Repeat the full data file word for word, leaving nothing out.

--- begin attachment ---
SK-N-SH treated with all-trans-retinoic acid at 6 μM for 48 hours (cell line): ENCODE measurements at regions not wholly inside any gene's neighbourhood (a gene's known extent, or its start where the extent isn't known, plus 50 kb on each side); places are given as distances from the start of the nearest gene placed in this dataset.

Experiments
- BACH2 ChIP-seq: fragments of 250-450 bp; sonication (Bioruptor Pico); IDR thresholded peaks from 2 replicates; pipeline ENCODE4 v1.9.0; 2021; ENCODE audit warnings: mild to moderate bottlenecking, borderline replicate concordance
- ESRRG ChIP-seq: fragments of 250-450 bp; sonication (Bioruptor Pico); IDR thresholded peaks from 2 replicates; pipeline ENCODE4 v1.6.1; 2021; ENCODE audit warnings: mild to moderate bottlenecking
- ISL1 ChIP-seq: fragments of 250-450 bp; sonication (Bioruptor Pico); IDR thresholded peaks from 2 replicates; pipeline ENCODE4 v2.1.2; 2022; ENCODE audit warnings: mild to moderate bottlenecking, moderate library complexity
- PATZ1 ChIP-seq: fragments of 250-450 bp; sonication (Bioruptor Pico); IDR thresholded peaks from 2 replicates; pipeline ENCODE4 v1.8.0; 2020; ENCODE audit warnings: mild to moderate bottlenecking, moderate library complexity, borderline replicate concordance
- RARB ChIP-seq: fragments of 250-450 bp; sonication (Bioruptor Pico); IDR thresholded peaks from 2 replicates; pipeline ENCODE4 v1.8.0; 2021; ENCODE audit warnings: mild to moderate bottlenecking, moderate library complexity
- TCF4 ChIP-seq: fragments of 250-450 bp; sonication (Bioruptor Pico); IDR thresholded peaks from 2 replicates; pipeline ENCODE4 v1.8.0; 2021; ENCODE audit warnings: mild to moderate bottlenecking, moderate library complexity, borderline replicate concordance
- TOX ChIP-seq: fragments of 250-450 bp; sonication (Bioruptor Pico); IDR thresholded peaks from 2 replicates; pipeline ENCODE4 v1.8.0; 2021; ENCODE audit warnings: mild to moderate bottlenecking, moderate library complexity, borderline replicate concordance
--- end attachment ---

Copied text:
SK-N-SH treated with all-trans-retinoic acid at 6 μM for 48 hours (cell line): ENCODE measurements at regions not wholly inside any gene's neighbourhood (a gene's known extent, or its start where the extent isn't known, plus 50 kb on each side); places are given as distances from the start of the nearest gene placed in this dataset.

Experiments
- BACH2 ChIP-seq: fragments of 250-450 bp; sonication (Bioruptor Pico); IDR thresholded peaks from 2 replicates; pipeline ENCODE4 v1.9.0; 2021; ENCODE audit warnings: mild to moderate bottlenecking, borderline replicate concordance
- ESRRG ChIP-seq: fragments of 250-450 bp; sonication (Bioruptor Pico); IDR thresholded peaks from 2 replicates; pipeline ENCODE4 v1.6.1; 2021; ENCODE audit warnings: mild to moderate bottlenecking
- ISL1 ChIP-seq: fragments of 250-450 bp; sonication (Bioruptor Pico); IDR thresholded peaks from 2 replicates; pipeline ENCODE4 v2.1.2; 2022; ENCODE audit warnings: mild to moderate bottlenecking, moderate library complexity
- PATZ1 ChIP-seq: fragments of 250-450 bp; sonication (Bioruptor Pico); IDR thresholded peaks from 2 replicates; pipeline ENCODE4 v1.8.0; 2020; ENCODE audit warnings: mild to moderate bottlenecking, moderate library complexity, borderline replicate concordance
- RARB ChIP-seq: fragments of 250-450 bp; sonication (Bioruptor Pico); IDR thresholded peaks from 2 replicates; pipeline ENCODE4 v1.8.0; 2021; ENCODE audit warnings: mild to moderate bottlenecking, moderate library complexity
- TCF4 ChIP-seq: fragments of 250-450 bp; sonication (Bioruptor Pico); IDR thresholded peaks from 2 replicates; pipeline ENCODE4 v1.8.0; 2021; ENCODE audit warnings: mild to moderate bottlenecking, moderate library complexity, borderline replicate concordance
- TOX ChIP-seq: fragments of 250-450 bp; sonication (Bioruptor Pico); IDR thresholded peaks from 2 replicates; pipeline ENCODE4 v1.8.0; 2021; ENCODE audit warnings: mild to moderate bottlenecking, moderate library complexity, borderline replicate concordance